MDPE (blue stripe poly) with a big curve coming out of backflow prevention device will work, but it just looks horrible! We use copper so it's nice and straight. Our standard is to install copper wherever pipe work has to be exposed.
We see cheap, poor quality sprinklers, solenoid valves, and controllers with very little water saving capabilities- if any, all installed to a very poor standard.
In NSW a licensed irrigation technician has completed a TAFE course, and completed a minimum of three years practical experience.
This page is aimed to raise awareness about licensing and educating the decision makers. There are landscapers and gardeners who have taken the time to further their knowledge by completing the TAFE course that are licensed that will do a good job, but there are a lot out there who haven't got a clue about irrigation that are happy to take your money and leave you with a woeful system. I'm sick of seeing it. The irrigation component of Certificate III in the horticulture trades is very minimal. The scariest thing I have found is some of them are charging more than double to install an inferior system than what I would have charged to do it properly!
Please ensure the installer you choose is licensed to install irrigation, and not just licensed for landscape construction. It's a specialist job, and we are licensed for a reason.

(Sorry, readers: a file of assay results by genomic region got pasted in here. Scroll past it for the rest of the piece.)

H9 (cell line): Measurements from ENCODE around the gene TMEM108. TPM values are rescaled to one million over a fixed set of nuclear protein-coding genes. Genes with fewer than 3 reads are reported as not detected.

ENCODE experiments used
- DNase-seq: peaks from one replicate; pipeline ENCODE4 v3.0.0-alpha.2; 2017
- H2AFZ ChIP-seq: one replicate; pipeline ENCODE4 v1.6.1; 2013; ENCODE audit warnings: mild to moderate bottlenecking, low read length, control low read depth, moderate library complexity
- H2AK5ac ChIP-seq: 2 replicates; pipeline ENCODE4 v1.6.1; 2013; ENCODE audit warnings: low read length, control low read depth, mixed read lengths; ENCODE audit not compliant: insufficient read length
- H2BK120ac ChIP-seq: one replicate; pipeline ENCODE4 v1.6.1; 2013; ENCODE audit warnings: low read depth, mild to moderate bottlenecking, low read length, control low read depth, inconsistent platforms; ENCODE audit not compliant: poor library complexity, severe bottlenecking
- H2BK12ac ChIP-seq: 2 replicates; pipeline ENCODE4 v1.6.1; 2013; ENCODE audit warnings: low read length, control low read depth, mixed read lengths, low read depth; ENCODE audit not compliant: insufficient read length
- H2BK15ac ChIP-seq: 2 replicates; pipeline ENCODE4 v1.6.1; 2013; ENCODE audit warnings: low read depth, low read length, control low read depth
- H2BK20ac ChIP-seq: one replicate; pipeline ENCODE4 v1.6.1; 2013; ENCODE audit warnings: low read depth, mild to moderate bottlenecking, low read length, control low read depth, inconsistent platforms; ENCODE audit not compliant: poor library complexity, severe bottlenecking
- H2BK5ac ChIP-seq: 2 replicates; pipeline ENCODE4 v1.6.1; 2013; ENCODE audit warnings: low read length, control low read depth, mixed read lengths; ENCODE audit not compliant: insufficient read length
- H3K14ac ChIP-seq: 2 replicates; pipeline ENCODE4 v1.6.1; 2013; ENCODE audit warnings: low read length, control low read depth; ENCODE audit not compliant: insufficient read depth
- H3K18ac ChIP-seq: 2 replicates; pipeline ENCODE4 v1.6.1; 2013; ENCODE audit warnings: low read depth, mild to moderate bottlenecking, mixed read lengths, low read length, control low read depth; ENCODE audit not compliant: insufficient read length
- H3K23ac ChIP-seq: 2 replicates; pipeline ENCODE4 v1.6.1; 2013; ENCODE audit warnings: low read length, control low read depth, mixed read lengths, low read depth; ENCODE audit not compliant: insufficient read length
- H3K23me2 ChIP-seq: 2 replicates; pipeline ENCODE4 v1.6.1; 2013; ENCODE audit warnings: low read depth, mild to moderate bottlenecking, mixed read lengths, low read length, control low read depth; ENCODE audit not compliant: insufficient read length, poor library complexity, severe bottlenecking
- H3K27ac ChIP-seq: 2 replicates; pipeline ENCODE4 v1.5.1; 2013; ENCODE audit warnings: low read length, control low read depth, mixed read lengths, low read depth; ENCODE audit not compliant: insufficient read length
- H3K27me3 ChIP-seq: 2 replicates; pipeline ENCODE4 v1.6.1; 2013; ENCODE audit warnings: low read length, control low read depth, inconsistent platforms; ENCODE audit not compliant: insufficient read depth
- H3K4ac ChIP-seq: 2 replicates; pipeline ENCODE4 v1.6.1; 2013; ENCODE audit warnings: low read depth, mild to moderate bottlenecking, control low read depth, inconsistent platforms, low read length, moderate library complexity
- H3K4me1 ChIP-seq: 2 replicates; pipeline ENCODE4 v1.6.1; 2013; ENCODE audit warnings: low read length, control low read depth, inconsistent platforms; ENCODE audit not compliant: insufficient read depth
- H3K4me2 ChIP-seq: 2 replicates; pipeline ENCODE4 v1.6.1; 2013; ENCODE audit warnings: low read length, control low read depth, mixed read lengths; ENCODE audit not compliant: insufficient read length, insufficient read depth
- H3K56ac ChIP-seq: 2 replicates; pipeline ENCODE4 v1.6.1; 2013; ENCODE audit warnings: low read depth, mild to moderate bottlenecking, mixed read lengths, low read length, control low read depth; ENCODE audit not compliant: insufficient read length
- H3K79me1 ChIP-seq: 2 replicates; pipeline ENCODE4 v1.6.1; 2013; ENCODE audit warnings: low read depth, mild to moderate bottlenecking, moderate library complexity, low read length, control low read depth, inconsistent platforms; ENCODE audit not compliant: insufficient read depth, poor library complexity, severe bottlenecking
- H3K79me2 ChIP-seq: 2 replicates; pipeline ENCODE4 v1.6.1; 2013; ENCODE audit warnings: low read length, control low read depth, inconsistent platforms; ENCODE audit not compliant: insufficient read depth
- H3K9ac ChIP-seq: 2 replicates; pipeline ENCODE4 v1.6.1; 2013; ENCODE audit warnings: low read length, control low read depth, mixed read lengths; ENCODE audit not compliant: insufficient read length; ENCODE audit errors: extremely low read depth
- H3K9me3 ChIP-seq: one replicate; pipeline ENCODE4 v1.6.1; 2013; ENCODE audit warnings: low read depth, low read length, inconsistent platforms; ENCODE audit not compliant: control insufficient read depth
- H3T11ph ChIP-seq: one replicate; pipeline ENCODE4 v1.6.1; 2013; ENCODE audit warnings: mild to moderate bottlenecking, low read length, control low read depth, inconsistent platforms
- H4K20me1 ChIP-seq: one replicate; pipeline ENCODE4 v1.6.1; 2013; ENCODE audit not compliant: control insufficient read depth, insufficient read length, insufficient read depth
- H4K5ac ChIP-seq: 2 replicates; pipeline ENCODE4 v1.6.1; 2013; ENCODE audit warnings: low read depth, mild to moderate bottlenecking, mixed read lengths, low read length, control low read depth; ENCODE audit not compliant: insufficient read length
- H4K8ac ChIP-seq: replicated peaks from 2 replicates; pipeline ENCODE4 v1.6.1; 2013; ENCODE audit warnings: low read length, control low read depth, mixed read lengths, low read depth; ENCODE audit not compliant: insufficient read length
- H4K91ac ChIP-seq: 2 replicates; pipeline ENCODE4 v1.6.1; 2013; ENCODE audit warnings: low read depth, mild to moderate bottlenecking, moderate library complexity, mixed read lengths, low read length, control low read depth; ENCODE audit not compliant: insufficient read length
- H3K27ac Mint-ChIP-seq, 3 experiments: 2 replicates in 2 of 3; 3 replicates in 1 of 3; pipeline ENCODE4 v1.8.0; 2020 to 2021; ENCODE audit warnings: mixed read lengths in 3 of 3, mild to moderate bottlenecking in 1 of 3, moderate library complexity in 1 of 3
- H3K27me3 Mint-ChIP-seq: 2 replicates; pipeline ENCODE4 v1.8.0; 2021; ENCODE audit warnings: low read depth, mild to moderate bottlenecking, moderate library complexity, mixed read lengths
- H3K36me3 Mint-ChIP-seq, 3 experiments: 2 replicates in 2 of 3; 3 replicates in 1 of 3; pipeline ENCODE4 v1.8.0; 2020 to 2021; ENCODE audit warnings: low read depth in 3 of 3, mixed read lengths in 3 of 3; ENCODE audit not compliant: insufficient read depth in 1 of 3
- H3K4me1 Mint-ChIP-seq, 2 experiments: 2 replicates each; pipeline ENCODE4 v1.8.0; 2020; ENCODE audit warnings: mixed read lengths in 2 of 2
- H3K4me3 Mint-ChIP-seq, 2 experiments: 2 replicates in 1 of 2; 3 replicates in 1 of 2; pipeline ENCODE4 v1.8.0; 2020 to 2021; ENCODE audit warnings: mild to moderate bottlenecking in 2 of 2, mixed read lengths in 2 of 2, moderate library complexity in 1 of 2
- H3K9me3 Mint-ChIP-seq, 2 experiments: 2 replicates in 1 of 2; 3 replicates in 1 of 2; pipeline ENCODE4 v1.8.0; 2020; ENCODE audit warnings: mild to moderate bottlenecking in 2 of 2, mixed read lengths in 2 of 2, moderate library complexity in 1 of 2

Below are some images of the poor quality systems we have come across by landscapers that claim to know how to install irrigation. Some photos show how it looks once it's been rectified.
Awful exposed poly pipe installed out of a cheap timer.
Nice and clean with copper.
Cable and mainline both installed on the surface. It was damaged and looks horrible!
This is in a car park of a commercial site. The valve box should be installed IN the ground. Dripline needs a lot more pins to stay on the ground instead of becoming exposed.
The more you look the worse it gets...
Poly exposed out of a cheap splitter without backfow prevention.
Nice and clean with a brass tee, ball valve, and a dual check valve for backflow prevention.
There was an electrical fault so the gardeners just removed the solenoid valve and installed this cheap battery timer. They have also installed 13mm poly pipe which will drastically reduce the flow. Would have been a simple fix.
The cable was just wrapped up with a pallet of black electrical tape.
It's now in conduit. The second conduit is for the cable for the flow meter which has to be separate to avoid interference. There were a lot of obstacles here including a drain, tap, and power point which is why it has been installed like this.
A decoder which has been installed without waterproof joiners. These decoders weren't actually wired up to the solenoid valves. The cable path was full of faults due to poor installation. The retirement village now has working irrigation for the first time in years.
Very poor workmanship on this PVC. Apart from being too shallow the angle of the pipes means the fittings and pipe are barely in and will fail.